The ifi hip-dac standing tall and proud

ifi hip-dac Portable DAC/Headphone Amp Review

In 2020, the 4-Watt monster that is the ifi Micro iDSD Black Label is still the DAC/amp to beat when it comes to delivering raw, clean power. As a result, its manufacturer, ifi, has gained somewhat of a reputation as a portable amplification specialist. This isn’t to discount its less portable, higher-end products, like the iCAN and the iDXD – but it’s safe to say that portability is something they do extremely well.

Now, in the early months of 2020, enter the hip-dac. This is a tiny, easily pocketable DAC/amp that, with 400mW (reportedly up to 700mW with extremely low-impedance IEMs) on tap, can easily power any IEM and can even power some harder-to-drive low-impedance headphones. I was excited to try it out myself – I was bummed out from testing a lot of Bluetooth headphones – and overall I was very pleasantly surprised by the performance it offers.

ifi hip-dac with all its included chords

In the Box

  • ifi hip-dac
  • USB-A male-to-female cable
  • USB-A to USB-C cable (for charging only)
  • USB-C female to USB-A
  • user guides and all that
  • ifi’s traditional “Thank you!” sticker

Build and Appearance

ifi has been making portable DAC/Amps for a while, with a product range that includes the iDXD, iCan, etc. etc. etc. Until now, most of their designs have taken one of two routes. There’s products like the xDSD, which has a kind of silly-looking, bubbly design, and then there’s products like the Micro iDSD, which opt for a more industrial, angled look. The hip-dac, meanwhile, stakes out a middle ground, with a design that’s witty and fun but also quite clean-looking.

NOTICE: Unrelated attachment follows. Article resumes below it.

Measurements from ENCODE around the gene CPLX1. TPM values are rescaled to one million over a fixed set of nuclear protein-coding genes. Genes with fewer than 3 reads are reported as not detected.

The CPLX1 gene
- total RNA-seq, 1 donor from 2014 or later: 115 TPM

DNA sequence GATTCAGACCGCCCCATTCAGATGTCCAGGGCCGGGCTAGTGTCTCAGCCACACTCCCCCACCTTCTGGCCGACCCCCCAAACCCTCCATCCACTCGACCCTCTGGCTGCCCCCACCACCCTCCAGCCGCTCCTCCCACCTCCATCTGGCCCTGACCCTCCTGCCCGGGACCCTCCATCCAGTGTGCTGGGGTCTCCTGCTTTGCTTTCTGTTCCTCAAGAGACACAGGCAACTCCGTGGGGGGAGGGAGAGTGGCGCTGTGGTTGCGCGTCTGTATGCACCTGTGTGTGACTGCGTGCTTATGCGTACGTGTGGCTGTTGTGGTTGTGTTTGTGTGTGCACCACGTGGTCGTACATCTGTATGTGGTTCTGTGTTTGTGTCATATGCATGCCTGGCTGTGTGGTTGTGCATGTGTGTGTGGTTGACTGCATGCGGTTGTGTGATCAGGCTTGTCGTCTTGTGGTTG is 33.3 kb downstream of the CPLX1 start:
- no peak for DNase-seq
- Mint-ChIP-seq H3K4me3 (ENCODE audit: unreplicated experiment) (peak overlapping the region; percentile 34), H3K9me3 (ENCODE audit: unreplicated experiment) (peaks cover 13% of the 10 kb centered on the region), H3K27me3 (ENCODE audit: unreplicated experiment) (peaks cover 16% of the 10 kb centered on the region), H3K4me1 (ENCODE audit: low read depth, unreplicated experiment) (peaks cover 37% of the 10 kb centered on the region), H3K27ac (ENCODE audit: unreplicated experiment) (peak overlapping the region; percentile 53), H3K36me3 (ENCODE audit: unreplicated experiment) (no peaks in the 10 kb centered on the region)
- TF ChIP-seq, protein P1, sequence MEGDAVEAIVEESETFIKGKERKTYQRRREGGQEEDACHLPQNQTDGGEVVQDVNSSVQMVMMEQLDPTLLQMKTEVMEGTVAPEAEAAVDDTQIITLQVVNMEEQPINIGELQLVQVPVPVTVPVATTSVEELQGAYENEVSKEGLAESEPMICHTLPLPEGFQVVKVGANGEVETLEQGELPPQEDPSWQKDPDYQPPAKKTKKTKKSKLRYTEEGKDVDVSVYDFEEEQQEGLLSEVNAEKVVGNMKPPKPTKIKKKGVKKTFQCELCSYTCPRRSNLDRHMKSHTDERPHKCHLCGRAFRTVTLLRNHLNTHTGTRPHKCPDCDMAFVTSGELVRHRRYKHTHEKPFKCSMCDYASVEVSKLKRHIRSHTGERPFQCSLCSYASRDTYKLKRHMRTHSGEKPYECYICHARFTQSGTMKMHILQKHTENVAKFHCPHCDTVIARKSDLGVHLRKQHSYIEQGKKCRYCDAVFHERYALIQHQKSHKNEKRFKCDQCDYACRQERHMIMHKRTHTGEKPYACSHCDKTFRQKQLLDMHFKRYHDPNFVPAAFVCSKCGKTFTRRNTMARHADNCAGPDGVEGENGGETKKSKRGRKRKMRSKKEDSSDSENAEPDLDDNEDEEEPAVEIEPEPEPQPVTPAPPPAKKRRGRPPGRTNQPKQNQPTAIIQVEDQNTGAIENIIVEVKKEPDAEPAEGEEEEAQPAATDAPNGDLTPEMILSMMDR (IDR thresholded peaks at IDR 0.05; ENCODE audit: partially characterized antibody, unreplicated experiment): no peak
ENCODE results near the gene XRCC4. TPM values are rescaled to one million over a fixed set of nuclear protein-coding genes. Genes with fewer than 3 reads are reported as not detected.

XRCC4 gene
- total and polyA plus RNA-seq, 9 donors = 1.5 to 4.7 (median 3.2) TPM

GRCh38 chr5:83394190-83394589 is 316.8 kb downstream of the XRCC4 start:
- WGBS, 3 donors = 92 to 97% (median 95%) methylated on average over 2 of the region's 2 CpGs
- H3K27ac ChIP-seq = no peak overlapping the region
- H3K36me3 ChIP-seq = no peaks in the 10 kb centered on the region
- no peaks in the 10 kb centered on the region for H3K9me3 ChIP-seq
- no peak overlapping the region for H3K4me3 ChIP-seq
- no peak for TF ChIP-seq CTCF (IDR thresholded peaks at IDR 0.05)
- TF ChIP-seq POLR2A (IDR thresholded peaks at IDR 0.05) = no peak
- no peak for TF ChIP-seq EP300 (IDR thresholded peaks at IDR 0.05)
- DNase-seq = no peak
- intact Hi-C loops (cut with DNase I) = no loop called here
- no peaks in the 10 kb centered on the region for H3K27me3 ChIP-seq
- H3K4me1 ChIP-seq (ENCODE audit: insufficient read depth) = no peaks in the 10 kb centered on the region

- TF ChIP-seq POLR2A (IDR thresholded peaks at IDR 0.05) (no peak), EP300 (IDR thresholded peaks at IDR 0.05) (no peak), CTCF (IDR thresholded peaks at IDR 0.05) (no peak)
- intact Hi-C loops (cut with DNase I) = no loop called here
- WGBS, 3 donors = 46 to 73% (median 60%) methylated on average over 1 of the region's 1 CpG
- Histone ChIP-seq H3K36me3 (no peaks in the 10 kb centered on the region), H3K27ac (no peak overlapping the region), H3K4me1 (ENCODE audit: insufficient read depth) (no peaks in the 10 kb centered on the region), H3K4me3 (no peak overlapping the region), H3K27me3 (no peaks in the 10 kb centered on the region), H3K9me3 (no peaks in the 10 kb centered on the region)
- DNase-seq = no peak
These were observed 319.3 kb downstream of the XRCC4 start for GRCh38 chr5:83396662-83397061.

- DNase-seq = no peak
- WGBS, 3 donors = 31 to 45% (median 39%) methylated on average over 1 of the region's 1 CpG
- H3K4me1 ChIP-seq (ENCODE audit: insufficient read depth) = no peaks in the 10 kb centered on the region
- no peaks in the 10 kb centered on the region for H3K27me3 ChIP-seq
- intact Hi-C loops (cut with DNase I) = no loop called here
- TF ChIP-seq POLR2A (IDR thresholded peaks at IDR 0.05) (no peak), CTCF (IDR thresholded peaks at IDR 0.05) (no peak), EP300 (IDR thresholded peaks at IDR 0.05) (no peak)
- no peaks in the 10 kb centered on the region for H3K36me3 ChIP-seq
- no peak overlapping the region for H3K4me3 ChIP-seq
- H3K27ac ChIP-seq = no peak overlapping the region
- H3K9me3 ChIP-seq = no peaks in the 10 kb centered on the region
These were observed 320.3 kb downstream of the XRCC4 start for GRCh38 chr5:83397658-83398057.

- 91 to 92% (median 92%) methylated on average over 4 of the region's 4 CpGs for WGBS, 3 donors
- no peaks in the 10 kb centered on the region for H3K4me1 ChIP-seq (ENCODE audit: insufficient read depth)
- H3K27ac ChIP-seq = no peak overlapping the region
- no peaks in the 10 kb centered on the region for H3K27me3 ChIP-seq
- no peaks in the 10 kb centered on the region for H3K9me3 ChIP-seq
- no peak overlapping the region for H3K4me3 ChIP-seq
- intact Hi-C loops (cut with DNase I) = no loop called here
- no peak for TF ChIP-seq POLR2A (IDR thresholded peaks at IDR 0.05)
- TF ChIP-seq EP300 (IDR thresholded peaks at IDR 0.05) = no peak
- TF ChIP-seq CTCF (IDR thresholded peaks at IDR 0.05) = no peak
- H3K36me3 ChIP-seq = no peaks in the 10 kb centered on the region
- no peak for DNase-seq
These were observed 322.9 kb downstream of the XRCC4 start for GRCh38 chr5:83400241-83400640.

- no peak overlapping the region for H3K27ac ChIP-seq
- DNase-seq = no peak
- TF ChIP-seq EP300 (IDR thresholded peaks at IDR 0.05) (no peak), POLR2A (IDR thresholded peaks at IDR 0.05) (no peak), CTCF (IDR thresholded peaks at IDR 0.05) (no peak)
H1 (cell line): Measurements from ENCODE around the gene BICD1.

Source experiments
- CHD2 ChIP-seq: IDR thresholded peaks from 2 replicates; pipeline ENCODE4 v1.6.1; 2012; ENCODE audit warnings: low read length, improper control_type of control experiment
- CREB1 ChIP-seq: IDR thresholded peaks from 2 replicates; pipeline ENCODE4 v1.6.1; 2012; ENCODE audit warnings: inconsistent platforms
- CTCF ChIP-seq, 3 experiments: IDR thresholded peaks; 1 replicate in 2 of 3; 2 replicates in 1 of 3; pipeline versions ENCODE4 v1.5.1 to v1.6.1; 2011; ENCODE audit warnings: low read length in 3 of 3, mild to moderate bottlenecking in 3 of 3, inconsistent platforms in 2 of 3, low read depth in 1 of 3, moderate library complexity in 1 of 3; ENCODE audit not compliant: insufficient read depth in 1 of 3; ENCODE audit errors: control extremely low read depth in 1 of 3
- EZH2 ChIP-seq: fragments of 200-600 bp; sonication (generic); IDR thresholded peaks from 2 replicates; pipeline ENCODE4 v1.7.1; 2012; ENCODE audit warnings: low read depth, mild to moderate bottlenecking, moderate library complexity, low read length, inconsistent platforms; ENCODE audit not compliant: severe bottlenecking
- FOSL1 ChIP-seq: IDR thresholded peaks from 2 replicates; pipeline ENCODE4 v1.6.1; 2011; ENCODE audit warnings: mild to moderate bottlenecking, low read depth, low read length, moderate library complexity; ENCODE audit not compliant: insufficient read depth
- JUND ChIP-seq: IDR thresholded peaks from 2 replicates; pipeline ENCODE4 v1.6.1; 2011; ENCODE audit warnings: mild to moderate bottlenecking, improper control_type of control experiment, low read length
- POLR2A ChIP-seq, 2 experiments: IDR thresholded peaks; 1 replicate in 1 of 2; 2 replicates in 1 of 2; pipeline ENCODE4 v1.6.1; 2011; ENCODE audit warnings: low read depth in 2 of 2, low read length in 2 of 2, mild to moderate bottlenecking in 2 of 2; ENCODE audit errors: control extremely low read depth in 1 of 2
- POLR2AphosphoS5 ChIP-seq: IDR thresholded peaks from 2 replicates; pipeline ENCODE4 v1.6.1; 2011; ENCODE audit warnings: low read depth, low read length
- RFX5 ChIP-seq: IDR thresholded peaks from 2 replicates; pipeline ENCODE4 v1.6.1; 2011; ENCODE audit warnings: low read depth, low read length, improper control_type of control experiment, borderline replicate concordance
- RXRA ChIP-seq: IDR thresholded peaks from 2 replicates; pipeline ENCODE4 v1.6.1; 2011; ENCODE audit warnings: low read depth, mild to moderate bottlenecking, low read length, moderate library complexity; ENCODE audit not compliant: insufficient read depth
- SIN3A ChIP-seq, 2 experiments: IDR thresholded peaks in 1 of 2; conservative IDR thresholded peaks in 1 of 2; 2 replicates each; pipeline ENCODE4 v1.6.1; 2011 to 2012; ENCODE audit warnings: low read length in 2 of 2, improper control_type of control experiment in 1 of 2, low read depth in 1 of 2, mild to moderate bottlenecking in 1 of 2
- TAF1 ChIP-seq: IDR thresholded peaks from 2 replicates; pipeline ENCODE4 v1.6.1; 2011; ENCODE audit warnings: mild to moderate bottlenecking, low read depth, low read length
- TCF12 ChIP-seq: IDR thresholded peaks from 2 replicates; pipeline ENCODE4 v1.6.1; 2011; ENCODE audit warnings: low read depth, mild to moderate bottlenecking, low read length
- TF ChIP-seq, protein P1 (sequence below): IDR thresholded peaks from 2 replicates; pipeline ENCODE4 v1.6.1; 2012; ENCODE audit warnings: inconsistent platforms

Yes, this is designed to look like a hip flask, hence the name. It even comes complete with a volume-knob taking the place of the cap. The design suggests that it’s as easily pocketable as one of these flasks – and perhaps it also suggests that the contents are equally intoxicating.

Build-wise, it’s quite sturdy, with clean edges and no manufacturing messiness that I can see. The volume knob feels and looks as premium as the two buttons – very. It’s painted with a slightly gritty teal paint that I personally quite like, especially in comparison with other ifi products. Fingerprints will never show up on this thing.

The ifi hip-dac comes with three cables: a USB-A male to USB-A female cable for playing music, a USB-A to USB-C cable for charging, and a USB-C male to USB-A female cable for usage with phones and DAPs. That all adds up to a little bit too much cable calculus for me, and I’d prefer it if things were kept simple. The hip-dac has two ports on the back – one for digital input, and one for charging. It would be nice if it could use one port for both purposes like many other portable DACs, but I can understand that corners sometimes have to be cut when your design is this small.